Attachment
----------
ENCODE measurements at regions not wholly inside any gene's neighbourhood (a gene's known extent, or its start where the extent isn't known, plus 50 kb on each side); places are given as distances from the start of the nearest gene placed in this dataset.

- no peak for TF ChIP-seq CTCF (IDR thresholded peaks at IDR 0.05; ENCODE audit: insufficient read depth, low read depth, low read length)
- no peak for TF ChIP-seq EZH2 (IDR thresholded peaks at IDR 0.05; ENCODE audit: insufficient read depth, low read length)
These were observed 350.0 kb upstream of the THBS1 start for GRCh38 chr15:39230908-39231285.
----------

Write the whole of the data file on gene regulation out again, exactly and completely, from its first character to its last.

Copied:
ENCODE measurements at regions not wholly inside any gene's neighbourhood (a gene's known extent, or its start where the extent isn't known, plus 50 kb on each side); places are given as distances from the start of the nearest gene placed in this dataset.

- no peak for TF ChIP-seq CTCF (IDR thresholded peaks at IDR 0.05; ENCODE audit: insufficient read depth, low read depth, low read length)
- no peak for TF ChIP-seq EZH2 (IDR thresholded peaks at IDR 0.05; ENCODE audit: insufficient read depth, low read length)
These were observed 350.0 kb upstream of the THBS1 start for GRCh38 chr15:39230908-39231285.